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Epoch Colonial of Honduras

Escrito el: 18 de January de 2022 - Modificado: 18 January, 2022 - por: - en: History - Origin, Times and Periods, Historical Facts

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  • Lempira’s defeat and the reduction of rival fighting between Spaniards contributed to colonization and increased economic activity in Honduras.

    In the late 1540s, Honduras seemed headed for development and prosperity, with the establishment of Gracias as the capital of the regional Audiencia of Guatemala.

    However, this decision created resentment in the most populous centers of Guatemala and El Salvador. In 1549, the capital of the Audiencia was moved to Antigua, Guatemala and thus Honduras remained a province within the Captaincy General of Guatemala until 1821.

    The first mining centers in the country were in Gracias. By 1538 these centers were producing significant amounts of gold. In 1540 this changed with the discovery of gold and silver in the Guayape River valley.

    This contributed to the decline of Gracias and the rise of Comayagua as the main center of Honduras. The demand for labor increased, and this accelerated the decimation of the native population. As a result of this, slaves from Africa were brought into the country. Other gold deposits were found near San Pedro Sula and the port of Trujillo.

    Mining production began to decline in 1560, and with it the importance of Honduras. Beginning in 1569, new discoveries of silver briefly revived the economy, leading to the founding of Tegucigalpa, which soon began to rival Comayagua as the most important city in the province. The silver boom peaked in 1584, and economic depression returned soon after. Mining efforts in Honduras were hampered by lack of capital, labor, and difficult terrain. Mercury, vital for the production of silver, was scarce, in addition to the negligence of officials.

    One of the great problems for the Spanish rulers of Honduras was the activity of the English in northern Honduras. These activities began in the 16th century and continued until the 19th century. In the early years, European pirates frequently attacked Honduran Caribbean towns.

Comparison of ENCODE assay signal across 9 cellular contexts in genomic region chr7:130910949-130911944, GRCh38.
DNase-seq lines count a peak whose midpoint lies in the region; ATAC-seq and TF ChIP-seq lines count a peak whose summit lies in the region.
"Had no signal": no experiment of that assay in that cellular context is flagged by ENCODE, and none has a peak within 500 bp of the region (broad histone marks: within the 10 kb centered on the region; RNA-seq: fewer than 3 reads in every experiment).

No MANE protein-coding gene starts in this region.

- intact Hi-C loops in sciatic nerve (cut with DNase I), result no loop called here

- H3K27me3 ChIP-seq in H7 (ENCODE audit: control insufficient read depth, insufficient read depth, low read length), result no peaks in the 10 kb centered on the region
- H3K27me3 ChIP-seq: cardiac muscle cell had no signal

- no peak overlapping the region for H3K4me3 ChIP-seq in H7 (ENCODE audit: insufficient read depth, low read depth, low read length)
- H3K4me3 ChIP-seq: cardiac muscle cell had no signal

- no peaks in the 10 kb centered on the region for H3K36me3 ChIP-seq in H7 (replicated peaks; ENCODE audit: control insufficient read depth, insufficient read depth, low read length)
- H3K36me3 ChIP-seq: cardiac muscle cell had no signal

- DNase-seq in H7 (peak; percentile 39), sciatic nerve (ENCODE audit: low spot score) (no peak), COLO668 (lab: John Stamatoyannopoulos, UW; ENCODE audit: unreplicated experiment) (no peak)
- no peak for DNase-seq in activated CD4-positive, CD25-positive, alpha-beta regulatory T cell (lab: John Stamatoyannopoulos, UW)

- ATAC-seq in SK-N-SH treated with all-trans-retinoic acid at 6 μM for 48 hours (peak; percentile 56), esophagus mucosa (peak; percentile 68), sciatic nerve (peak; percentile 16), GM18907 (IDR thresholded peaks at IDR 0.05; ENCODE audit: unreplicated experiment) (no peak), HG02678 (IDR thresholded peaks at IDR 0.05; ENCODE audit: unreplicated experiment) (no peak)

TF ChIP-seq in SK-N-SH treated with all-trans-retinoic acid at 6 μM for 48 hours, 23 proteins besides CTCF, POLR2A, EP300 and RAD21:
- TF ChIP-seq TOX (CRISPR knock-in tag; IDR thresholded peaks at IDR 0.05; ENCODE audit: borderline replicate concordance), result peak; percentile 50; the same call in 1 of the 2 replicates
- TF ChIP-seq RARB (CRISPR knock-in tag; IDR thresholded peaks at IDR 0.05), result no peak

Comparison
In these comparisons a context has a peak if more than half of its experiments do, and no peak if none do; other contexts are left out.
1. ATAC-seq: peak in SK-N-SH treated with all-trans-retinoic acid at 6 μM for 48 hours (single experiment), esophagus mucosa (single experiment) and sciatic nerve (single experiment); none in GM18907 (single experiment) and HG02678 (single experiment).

In 1643 an English expedition destroyed the city of Trujillo, the main port of Honduras. In addition, the English made enormous efforts to establish colonies from the 17th century on in the Bay Islands and northern Honduras with the help of the Sambos and the Misquitos who attacked the Spanish settlements.

    At the beginning of the 18th century, the Bourbon dynasty, linked to the rulers of France, replaced the Habsburgs on the throne of Spain. The new dynasty initiated a series of reforms throughout the empire, designed to make the administration more efficient and profitable, and to facilitate the defense of the colonies.

    Among these reforms was a reduction in the tax on precious minerals and in the cost of mercury, which was a royal monopoly. In Honduras, these reforms contributed to the revival of the mining industry in the 1730s. Under the Bourbons, the Spanish government made several efforts to regain control over the Caribbean coast.

    In 1752, the fortress of San Fernando de Omoa was built. In 1780, the Spanish returned to Trujillo, which began to develop as a base of operations against British settlements to the east.

    During the 1780s, the Spanish regained control over the Bay Islands and drove most of the British and their allies out of the Río Negro area. The Anglo-Spanish Convention of 1786 dictated the definitive recognition of Spanish sovereignty over the Caribbean coast.

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